The Telegraph
Friday , August 31 , 2012
Since 1st March, 1999
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When a verdict and a sentence — both of extraordinary importance to a vast number of people in particular and to the country’s self-understanding in general — are given on the same day, justice suddenly becomes an intensely felt presence. At such unusual moments, the courts satisfy the people’s need to believe in the impartial operations of justice. Even the fact that the verdict in the case of the Naroda Patia massacre in Gujarat has come 10 years after the event seems unimportant. Justice is perceived as functioning strongly and independently with the arrest of people like Maya Kodnani, a doctor who had been a member of the legislative assembly at the time of the killings and later became a Bharatiya Janata Party minister. Besides, unlike in the other cases related to the 2002 killings in Gujarat, the number of the convicted exceeds the number of the acquitted, although many feel that certain mob leaders have got away. But progress in the case has not been easy; it was delayed endlessly till the special investigation team took it up, and this may be contributing to the sense of achievement. The death sentence on Mohammed Ajmal Kasab, the only surviving murderer from the night of terror in Mumbai on November 26, 2008 has not taken so much time. The convolutions of the plot, with its red herrings trying to point to members of India’s minority community, caused some delay, but Kasab’s presence, ironically, helped rather than hindered the investigation.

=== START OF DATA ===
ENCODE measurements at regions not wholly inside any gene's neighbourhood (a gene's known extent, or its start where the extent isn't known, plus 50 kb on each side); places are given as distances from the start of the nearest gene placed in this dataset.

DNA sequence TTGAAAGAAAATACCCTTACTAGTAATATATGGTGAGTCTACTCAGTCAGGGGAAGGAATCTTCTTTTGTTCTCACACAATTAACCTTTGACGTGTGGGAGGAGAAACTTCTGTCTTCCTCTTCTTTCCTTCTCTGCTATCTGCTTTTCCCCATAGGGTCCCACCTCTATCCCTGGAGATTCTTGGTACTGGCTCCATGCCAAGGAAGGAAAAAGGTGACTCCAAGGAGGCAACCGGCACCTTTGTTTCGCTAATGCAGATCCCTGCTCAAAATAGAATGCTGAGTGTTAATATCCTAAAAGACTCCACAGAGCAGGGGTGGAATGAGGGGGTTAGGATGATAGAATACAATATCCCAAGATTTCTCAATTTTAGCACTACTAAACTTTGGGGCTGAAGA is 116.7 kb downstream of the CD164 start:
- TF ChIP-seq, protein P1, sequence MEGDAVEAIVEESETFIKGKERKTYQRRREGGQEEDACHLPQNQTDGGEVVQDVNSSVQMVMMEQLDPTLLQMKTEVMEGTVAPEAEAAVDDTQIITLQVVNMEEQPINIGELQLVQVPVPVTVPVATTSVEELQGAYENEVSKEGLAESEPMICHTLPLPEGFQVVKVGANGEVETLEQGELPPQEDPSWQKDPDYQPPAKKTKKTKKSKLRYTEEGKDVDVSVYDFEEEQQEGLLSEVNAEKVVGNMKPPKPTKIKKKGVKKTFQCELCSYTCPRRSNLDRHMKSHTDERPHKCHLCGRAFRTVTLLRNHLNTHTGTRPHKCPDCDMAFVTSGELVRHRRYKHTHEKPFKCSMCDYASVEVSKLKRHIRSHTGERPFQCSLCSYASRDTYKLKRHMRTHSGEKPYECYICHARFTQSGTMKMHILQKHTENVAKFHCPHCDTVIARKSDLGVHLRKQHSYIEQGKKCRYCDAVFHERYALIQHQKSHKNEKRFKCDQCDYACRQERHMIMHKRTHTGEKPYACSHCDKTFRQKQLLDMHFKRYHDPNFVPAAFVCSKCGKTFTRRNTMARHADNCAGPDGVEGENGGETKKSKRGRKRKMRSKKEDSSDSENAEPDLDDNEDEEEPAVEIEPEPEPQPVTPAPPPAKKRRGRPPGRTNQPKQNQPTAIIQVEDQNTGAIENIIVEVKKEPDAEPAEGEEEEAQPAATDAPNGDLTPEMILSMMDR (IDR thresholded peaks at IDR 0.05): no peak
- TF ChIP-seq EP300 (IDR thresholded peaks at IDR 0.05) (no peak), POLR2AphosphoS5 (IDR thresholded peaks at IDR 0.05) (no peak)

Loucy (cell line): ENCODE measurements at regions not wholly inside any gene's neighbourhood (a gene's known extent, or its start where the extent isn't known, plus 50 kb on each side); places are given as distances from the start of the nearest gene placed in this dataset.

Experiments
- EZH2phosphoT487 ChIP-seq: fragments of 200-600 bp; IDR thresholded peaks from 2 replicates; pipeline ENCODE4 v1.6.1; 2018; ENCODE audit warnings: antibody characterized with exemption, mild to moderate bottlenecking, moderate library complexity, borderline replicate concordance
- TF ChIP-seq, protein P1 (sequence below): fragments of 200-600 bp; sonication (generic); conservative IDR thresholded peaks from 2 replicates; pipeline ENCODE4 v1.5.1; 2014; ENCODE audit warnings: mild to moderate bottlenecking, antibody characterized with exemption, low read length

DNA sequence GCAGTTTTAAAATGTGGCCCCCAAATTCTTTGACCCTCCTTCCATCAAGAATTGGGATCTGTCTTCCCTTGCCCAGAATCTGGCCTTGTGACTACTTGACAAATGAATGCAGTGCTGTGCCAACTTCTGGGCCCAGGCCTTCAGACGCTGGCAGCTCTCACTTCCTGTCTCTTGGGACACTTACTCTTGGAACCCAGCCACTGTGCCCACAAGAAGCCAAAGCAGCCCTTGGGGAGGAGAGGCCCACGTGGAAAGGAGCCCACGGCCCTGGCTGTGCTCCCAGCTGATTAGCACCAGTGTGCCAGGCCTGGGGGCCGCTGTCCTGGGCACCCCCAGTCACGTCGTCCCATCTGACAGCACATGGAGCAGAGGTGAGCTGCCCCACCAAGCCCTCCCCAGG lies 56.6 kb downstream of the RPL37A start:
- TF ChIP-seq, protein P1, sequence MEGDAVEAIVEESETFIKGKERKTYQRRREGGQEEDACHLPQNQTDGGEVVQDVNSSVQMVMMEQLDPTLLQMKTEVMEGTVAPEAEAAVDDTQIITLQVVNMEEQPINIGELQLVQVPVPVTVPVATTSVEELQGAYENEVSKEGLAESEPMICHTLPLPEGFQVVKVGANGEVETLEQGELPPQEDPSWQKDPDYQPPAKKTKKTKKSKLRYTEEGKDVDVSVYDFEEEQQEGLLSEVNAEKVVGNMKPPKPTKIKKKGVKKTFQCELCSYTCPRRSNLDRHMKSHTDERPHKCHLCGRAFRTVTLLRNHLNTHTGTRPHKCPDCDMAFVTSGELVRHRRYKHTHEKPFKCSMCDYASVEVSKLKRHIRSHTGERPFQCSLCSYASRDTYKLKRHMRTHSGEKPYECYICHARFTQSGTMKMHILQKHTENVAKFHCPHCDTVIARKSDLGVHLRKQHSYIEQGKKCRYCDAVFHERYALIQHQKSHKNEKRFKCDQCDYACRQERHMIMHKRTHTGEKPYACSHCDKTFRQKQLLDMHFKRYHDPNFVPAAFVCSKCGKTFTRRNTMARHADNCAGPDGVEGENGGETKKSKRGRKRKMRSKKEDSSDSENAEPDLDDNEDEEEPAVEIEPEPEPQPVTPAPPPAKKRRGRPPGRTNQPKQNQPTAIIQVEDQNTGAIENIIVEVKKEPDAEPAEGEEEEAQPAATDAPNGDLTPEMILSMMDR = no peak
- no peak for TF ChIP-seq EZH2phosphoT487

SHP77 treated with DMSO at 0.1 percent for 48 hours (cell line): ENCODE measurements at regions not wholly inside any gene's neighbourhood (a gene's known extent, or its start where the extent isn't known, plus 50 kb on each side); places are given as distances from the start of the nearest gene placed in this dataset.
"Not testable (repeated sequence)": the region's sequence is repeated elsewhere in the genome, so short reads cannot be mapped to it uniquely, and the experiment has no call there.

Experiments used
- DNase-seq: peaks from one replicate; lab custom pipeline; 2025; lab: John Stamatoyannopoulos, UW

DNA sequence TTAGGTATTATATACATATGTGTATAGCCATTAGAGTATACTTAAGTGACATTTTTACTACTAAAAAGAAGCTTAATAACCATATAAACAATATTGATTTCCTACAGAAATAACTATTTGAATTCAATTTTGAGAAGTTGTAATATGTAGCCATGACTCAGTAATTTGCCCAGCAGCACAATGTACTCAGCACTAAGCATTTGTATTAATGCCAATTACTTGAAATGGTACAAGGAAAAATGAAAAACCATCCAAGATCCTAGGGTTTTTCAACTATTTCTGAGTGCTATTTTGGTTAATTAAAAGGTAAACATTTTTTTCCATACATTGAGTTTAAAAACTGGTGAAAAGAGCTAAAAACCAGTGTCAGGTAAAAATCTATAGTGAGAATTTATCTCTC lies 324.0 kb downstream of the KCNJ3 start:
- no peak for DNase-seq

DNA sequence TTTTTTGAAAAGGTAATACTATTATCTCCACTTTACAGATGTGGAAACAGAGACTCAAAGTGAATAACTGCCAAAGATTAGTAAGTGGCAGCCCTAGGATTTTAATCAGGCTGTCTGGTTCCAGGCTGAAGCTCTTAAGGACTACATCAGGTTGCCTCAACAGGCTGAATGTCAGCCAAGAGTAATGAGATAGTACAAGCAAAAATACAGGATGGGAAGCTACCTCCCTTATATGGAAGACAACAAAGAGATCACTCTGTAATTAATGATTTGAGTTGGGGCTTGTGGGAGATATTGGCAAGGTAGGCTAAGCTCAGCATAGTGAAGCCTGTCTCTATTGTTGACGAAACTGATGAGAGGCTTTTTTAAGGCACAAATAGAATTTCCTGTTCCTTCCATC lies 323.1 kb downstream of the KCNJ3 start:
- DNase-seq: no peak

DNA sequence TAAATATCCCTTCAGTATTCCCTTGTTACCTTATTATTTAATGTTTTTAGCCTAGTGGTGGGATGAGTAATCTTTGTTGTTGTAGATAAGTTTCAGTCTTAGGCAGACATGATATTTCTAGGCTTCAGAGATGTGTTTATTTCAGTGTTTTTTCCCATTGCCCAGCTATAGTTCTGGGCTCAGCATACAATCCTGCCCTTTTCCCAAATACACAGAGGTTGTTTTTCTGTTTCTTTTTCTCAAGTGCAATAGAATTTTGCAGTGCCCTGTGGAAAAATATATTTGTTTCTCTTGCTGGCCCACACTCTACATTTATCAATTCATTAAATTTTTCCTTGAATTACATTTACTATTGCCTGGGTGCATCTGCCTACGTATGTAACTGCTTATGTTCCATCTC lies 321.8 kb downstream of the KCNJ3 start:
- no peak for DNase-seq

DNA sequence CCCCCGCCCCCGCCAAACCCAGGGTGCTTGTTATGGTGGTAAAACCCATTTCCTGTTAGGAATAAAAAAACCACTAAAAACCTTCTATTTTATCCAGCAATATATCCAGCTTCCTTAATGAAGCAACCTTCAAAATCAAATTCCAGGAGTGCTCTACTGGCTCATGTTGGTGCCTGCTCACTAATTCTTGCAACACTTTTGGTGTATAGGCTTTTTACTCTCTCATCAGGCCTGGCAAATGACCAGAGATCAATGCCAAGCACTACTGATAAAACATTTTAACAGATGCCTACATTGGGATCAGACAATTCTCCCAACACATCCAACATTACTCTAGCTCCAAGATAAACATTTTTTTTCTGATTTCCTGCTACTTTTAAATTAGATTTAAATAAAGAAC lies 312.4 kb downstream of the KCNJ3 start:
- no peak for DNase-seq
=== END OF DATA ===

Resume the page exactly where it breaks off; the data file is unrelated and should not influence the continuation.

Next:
The reported reason for the death sentence is an indication of India’s culture of justice. It is Kasab’s blatant lack of remorse that decided the court at the end, it seems, for the death sentence is given in ‘the rarest of rare’ cases. Kasab is young, he could have been brainwashed or misled. Only when the court was satisfied that such was not the case was the death sentence passed. In both cases of the verdict and the sentence, the families of victims have at last felt that some justice is being done. In both cases, again, a whole country has been reminded of the ties between communities, often at painful odds with one another yet linked in some intangible way, held together in their differences as much by accepted habits of coexistence as by the institutions of the republic functioning at their best. The positive image of justice that is now dominant will gain in strength if the judgments have their expected consequences.